Jeff: What actually wants to emerge in each moment, before thinking jumps in? Inquiring minds want to know! As the saying goes, thinking is a wonderful servant, but a terrible master. Many traditions argue that our actual default conditions – the factory settings, as it were – are wise and caring, but that we cover them up with our maddening stresses and schemes and agendas. In this meditation, we see what emerges when we practice not knowing.
Caitlin: Do you sometimes feel like your mind-body experience is a chaotic circus scene with multi-colored elephants parading around underneath clowns walking tightropes pushing screeching monkeys in wheelbarrows, all preventing you from deciphering the very important message your friend is trying to deliver – or is that just me? Focusing is a step-by-step meditative practice that help us access intuition and clarity around the confounding situations that sometimes arise in our lives. By tuning into our bodies and getting in touch with the felt sense of a situation, we can tap into the wisdom and innate sense of knowing that live deep within our experience. Instead of being swept up in the circus, focusing can help us become the circus master.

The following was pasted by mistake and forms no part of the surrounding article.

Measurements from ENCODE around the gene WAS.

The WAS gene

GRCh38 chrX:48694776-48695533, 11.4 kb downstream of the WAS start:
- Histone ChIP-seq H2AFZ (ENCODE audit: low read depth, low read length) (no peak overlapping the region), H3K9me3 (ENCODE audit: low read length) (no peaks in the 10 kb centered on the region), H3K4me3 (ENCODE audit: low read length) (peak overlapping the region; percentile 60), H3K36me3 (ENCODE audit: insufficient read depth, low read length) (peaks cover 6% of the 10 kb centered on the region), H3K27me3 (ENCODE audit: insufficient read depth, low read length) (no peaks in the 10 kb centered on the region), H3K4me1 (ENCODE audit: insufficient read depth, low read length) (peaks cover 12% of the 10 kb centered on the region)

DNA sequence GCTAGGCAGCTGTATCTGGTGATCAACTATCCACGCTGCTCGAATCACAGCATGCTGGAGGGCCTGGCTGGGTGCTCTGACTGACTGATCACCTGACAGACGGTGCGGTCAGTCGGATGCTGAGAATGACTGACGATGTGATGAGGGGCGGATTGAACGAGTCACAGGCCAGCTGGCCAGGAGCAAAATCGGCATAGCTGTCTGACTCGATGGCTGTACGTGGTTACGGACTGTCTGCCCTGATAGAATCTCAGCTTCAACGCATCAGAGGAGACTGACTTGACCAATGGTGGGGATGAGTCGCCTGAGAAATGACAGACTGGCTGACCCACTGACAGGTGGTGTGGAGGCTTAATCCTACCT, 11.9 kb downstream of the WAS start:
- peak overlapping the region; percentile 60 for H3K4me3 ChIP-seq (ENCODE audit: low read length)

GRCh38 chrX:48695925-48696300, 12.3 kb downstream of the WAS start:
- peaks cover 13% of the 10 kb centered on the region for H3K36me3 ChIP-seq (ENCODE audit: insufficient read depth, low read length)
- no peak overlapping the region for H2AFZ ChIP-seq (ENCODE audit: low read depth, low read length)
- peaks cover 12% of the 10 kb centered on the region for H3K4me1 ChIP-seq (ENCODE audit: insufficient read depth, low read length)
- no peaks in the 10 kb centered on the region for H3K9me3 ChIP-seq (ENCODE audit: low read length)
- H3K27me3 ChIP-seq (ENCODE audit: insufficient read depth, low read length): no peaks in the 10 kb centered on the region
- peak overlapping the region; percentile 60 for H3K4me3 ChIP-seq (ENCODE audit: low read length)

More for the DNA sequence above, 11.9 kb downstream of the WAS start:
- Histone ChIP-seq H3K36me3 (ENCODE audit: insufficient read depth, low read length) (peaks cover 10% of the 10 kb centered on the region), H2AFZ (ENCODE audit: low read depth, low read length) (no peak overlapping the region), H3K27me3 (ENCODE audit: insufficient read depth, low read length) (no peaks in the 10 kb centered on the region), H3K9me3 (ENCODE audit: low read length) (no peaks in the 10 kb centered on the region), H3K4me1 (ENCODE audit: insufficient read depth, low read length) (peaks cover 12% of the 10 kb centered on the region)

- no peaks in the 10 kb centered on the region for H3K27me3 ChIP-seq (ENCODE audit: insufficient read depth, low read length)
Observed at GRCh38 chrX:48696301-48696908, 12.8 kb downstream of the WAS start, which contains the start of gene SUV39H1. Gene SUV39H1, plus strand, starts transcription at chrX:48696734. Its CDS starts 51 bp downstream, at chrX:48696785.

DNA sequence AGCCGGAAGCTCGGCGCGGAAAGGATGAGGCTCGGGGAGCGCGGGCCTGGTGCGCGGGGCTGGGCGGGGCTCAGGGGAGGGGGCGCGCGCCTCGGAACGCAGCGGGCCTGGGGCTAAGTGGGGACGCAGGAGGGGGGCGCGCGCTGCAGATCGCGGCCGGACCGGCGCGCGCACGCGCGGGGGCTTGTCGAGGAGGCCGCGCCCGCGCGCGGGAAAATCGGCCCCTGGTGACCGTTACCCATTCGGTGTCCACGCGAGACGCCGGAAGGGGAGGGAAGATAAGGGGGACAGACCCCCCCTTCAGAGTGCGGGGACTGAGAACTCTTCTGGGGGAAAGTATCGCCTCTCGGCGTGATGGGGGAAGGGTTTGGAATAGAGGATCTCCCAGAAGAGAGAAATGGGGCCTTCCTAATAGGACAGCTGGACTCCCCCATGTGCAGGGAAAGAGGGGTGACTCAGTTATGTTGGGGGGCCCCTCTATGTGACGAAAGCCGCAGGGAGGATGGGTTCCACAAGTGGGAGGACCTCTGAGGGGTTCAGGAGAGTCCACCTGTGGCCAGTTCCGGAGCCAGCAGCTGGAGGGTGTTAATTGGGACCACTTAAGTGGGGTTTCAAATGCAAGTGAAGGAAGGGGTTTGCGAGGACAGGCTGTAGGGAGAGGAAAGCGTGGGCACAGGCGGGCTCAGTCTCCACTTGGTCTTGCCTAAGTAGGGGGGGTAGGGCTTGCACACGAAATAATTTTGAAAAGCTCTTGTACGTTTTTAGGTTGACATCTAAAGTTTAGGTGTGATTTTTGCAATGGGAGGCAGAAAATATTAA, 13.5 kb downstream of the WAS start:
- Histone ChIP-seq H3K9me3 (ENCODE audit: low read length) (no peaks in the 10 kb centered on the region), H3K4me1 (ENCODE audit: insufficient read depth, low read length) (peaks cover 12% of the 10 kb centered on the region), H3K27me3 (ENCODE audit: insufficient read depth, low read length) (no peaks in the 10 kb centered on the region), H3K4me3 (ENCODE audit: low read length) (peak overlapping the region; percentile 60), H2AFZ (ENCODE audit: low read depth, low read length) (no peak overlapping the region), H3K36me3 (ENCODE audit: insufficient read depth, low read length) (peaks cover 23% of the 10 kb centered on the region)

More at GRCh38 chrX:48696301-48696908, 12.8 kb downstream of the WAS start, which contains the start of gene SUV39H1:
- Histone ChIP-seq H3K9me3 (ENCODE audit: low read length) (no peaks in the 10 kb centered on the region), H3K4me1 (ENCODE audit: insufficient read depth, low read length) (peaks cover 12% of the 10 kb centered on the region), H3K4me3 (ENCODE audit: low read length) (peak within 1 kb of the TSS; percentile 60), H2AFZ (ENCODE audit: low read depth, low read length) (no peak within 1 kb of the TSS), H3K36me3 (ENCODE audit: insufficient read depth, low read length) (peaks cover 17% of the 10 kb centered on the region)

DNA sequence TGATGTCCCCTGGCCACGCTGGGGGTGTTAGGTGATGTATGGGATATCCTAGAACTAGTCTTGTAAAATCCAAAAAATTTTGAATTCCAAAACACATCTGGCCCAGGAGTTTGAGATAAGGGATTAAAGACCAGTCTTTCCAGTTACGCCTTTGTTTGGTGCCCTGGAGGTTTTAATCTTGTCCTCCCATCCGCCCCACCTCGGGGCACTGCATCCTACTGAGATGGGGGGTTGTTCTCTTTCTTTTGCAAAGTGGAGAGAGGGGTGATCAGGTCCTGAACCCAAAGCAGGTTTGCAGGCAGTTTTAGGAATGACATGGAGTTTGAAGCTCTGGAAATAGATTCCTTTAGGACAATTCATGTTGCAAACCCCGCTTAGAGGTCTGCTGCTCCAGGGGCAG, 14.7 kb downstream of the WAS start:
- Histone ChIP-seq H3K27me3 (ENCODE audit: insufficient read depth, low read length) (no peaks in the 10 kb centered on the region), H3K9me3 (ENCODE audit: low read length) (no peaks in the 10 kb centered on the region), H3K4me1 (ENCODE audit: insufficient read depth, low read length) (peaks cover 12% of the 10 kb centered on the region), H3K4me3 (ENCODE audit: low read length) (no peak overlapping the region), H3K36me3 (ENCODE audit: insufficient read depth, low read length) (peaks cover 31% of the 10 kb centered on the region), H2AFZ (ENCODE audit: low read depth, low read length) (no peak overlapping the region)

Jeff: In this first Monday of the month, we’ll set the stage with a classic bit of Hindu Vedanta-inspired self-inquiry. This particular version of the practice comes by way of my colleague Vince Horn, who runs the Buddhist Geeks podcast and offers many excellent courses with his partner Emily Horn over at meditate.io. Instead of asking “Who am I?”, we make it less personal, and ask “What IS this?” – as in, what is this whole existential boondoggle that we find ourselves running around inside? Not because we’re hoping to find an intellectual answer, but rather, because in the asking, we may find a new freshness and immediacy in our being here at all.
Jeff: For part one, we continue exploring concentration, this time with a master of concentration – my wife, Sarah Barmak! Every morning she makes me look bad by dropping into bliss-saturated samadhi stillness while I roll around on the floor doing my special “meditation” body exercises. How did she get so good? She followed Culadasa’s excellent Mind Illuminated protocol, that’s how. Join us for a trip into the depths.
Jeff: Concentration is the foundation of meditation. You could make the argument it’s the foundation of every spiritual and personal growth practice, since the world unfolds along the grain of our commitments . They key to getting this started is interest , and what is interesting to one person may not be interesting to another. Thus, in our Part 1 meditation, we explore multiple points of entry: from body to sound to breath, in stillness and in movement. Preview here.